When a training department or training vendor touts itself as a “learning and development partner” this partnership is usually limited to creating training content and programs that address specific learning objectives. That type of partnership is important, but what if the group that develops your training programs could do more? A true training partner will look at training as just one way to achieve your overall business goals and will keep those goals top-of-mind while designing a training program.
Most internal training departments or training vendors ask basic questions at the outset of the training project: What are your learning objectives? How many people need to be trained? What is the desired modality? These questions speak to the logistics and content, but not strategy.
There is a deeper level of questioning that only the smartest training partners can do effectively. Examples of these types of questions include:
Where does the product we’re training on fit within your overall company strategy?
What’s the product’s marketing strategy? (Marketplace positioning? Managed care strategy? Pharmacy strategy?
If training participants will be certified, what should they be certified on? Objection handling? Key messages? Skill in executing the selling model? Product knowledge?
How involved should managers be in the training process, and how will they drive pull-through and accountability down the road?
What challenges might the customer-facing team encounter in the field?
Is the training modality you requested really appropriate? (e.g., Would a coaching interaction tool, when reps are back in the field, be more effective than a live training workshop?)
Most importantly: What is the strategic goal of the training? In other words, in what way do you hope this training program will positively impact your business?
This deeper level of questioning informs the design of the overall training program and allows for the creation of meaningful application exercises. For customer-facing teams, training partners should create more than just “fun, interactive activities.” They should develop activities that simulate the environment team members will face and challenge them to analyze their materials and the direction they’ve been given to apply them to the real world. This analysis provides an understanding of not just what to say, but why they should say it. Training that uncovers the meaning behind the tactics makes for better, more informed customer-facing team members who are ultimately more engaged in their work and more able to adapt to this rapidly changing healthcare environment.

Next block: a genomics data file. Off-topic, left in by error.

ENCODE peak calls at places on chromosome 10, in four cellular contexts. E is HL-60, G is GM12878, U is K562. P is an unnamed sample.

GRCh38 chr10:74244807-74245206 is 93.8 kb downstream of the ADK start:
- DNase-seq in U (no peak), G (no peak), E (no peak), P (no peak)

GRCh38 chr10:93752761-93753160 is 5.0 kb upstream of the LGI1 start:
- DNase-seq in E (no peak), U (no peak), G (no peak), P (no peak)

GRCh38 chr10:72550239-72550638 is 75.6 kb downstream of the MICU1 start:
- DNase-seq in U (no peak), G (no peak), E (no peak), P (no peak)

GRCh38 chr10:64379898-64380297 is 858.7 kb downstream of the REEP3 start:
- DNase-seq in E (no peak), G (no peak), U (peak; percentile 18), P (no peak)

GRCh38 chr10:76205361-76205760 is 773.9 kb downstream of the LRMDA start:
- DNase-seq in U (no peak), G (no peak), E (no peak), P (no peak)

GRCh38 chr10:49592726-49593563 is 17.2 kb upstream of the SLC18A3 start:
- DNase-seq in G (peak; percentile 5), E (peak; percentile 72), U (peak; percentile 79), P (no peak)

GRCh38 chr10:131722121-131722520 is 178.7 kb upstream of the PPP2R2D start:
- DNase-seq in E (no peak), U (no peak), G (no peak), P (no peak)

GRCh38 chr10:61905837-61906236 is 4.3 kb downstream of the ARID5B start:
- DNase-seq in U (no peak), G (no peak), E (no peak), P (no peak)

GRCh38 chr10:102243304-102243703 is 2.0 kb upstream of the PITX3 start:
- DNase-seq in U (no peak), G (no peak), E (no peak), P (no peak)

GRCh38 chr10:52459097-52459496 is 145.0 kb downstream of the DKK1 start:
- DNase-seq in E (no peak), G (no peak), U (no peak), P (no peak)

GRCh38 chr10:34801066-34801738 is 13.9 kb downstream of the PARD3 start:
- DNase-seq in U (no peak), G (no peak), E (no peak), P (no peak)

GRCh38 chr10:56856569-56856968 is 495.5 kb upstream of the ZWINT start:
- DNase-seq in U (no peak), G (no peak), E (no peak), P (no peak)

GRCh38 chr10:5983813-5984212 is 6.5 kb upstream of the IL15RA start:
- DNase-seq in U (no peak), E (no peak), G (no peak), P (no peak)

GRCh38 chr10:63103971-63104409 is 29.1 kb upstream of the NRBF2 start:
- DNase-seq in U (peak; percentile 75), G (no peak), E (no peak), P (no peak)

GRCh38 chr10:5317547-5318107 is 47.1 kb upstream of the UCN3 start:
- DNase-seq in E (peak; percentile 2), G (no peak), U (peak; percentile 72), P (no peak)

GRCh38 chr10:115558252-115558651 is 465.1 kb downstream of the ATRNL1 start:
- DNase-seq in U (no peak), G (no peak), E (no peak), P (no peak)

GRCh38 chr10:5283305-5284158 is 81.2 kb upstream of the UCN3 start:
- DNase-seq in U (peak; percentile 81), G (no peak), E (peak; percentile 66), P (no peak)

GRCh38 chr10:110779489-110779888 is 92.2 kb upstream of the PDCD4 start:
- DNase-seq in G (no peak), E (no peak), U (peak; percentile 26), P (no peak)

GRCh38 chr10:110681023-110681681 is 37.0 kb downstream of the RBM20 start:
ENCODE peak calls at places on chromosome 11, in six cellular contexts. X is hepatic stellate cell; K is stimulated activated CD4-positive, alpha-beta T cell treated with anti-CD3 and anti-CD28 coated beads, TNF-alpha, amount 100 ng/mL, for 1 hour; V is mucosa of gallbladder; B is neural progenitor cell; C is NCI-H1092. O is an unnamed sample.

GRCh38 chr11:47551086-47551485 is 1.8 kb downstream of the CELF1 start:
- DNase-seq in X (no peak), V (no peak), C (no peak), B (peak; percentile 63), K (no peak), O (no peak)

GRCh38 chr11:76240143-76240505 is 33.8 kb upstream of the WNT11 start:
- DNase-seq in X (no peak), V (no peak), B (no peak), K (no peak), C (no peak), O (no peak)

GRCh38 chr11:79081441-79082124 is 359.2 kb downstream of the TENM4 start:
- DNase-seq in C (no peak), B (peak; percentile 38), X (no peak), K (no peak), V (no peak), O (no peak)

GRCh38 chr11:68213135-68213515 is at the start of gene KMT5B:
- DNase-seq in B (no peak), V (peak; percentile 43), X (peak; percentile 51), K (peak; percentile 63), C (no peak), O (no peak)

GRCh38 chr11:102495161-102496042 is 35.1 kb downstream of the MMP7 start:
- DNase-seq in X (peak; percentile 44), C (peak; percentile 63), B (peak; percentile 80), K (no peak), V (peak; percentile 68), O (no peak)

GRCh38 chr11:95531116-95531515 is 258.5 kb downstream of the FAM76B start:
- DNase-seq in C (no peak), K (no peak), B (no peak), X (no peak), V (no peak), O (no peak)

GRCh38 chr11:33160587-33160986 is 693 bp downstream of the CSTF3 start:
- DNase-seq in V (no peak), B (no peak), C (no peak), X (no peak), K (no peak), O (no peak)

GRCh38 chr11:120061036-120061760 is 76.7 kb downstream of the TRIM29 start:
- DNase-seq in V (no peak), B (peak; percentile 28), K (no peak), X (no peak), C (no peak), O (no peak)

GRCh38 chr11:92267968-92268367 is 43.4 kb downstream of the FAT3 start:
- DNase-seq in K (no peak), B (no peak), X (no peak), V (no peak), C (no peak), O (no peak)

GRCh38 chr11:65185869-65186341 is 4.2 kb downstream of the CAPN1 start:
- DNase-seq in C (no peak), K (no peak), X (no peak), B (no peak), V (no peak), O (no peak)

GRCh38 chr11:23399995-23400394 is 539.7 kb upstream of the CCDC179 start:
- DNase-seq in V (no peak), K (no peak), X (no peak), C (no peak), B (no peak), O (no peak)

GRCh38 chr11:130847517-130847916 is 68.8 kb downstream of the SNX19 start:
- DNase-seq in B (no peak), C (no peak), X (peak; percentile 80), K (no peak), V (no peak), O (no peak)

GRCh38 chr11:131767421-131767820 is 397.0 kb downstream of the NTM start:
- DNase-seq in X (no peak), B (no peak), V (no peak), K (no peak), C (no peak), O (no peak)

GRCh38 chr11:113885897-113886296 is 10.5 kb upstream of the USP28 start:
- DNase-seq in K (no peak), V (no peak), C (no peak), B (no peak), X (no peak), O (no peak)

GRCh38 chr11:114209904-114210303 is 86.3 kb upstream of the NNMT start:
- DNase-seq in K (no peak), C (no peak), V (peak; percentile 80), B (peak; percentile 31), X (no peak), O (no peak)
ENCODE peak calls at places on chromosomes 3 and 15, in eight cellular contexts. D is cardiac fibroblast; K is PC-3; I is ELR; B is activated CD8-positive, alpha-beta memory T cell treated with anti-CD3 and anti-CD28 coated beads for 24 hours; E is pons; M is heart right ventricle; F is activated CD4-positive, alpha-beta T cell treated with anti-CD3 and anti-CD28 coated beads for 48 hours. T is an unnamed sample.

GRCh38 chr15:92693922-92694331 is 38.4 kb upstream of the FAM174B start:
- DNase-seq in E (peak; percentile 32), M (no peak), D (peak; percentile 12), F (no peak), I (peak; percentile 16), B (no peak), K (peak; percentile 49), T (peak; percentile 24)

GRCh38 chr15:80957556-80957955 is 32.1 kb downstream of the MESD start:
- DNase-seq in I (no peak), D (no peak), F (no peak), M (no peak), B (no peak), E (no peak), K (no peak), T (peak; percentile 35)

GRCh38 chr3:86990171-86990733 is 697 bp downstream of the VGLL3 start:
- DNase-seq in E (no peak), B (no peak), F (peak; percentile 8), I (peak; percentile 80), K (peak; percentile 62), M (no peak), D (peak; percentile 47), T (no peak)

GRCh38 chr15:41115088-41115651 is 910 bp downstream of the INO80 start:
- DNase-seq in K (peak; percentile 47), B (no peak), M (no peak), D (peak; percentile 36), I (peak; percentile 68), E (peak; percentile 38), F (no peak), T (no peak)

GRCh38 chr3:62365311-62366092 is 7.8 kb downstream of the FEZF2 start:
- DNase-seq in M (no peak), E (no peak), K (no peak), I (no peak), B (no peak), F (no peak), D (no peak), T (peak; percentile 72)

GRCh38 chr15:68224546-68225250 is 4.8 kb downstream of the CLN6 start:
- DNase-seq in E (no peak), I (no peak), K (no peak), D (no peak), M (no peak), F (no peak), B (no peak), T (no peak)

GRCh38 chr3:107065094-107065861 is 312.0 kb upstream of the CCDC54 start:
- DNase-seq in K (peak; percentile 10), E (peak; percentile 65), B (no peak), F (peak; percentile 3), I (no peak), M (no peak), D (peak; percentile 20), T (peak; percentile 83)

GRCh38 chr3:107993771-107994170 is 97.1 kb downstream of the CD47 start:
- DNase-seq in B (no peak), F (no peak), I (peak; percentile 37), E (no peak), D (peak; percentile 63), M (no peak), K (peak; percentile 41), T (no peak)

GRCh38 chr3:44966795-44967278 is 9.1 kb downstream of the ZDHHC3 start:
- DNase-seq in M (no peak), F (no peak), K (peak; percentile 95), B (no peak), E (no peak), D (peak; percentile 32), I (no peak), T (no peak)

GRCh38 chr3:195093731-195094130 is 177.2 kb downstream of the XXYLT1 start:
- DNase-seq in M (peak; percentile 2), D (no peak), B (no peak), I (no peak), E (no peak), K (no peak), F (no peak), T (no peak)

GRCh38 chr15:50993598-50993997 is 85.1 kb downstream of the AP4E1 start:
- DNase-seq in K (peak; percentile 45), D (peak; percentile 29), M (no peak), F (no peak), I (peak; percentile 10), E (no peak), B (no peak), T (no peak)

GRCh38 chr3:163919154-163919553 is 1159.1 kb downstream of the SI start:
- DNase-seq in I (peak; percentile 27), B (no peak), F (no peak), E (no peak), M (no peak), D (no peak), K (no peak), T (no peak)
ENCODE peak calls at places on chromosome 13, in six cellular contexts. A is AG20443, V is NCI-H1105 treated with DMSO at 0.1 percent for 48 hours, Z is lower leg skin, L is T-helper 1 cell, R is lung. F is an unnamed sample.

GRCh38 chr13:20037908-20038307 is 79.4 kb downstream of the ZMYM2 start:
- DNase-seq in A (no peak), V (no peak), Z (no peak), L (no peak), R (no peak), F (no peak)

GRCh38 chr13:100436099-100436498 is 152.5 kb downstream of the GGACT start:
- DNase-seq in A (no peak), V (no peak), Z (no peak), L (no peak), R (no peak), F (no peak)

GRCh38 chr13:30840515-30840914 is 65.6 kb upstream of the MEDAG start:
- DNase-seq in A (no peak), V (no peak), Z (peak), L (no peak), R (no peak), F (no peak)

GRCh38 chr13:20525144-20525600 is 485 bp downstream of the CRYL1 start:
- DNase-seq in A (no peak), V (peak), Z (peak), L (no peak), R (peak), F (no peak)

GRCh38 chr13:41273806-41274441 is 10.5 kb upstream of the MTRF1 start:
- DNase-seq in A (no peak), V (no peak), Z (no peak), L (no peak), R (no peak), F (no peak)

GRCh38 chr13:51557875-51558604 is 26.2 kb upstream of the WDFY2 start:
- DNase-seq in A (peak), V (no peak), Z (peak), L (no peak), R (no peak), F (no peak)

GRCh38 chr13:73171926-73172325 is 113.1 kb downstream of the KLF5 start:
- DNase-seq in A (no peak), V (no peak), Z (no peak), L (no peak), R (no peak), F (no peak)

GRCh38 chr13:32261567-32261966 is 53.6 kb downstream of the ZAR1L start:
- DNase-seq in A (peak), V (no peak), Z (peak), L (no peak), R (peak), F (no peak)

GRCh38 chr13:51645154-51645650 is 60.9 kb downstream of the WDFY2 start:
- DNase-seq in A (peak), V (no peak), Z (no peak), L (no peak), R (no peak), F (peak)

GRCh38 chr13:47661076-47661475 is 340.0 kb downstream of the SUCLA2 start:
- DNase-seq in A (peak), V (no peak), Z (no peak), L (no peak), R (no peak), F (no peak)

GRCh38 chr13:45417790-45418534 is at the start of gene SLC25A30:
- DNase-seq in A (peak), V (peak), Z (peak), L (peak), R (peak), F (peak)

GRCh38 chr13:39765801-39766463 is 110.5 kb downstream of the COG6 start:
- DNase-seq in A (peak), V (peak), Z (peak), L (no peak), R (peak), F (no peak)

More importantly, a deep level of questioning that gets at the logic behind the strategy and tactics being trained can identify gaps in a company’s promotional strategy. Uncovering these gaps while training is being developed before an event or launch provides an opportunity to update promotional strategy to make it more effective.
In a recent project, the learning solutions capability within Syneos Health Selling Solutions worked with the client-facing team at Selling Solutions to ensure a more effective launch for our client using just such a strategic training approach. During this project, the learning solutions team evolved from a supporting function to a true partner. This partnership was built on a foundation of thoughtful discovery questions to ensure each component of the training program would have impact for the learner. The partnership was solidified by proposed solutions with the strategic intent of the overall launch and training program in mind.
The learning solutions team first gained information and insight on the positioning of the product in the marketplace and the product strategy, including feedback from senior executives from Sales and Marketing. The team then worked to determine the background knowledge of the learner, in this case, a junior sales force without much selling experience, so that the right level of knowledge and skills training could be provided. The team also designed a robust sustainability plan that included support of tenured managers, since less-experienced learners in any role need in-field support after live training to sustain knowledge and skills.
What made this a true partnership is that, during the design of the training program, the learning solutions team didn’t simply take direction from the client. Learning strategists with years of instructional design and pharmaceutical launch training experience homed in on the strategic intent of each component of the training plan and ensured that the solution proposed was the right solution, not just for individual learners, but for the business. Any training vendor can do what they are told. It takes a true training partner to tell a client they need to rethink parts of their original plan, and the best partners are able to then provide a new solution that will lead to a better outcome.
In our example project, after the launch training plan was created, the learning solutions team didn’t move on to the next project. The team was involved in the development of each piece of the training and helped facilitate both the live training event and the certification process. They checked in to ensure that the client team’s needs were being met and redesigned/adjusted any necessary training program components on the fly to meet new needs that came up during deployment.
This is just one example of how a training vendor that takes a strategic approach to training can provide more than just a successful training program, but a more successful launch. In the end, it’s not about the training. Training is a means to the end. A smart training team knows that and can build and execute training that adds value to your overall business.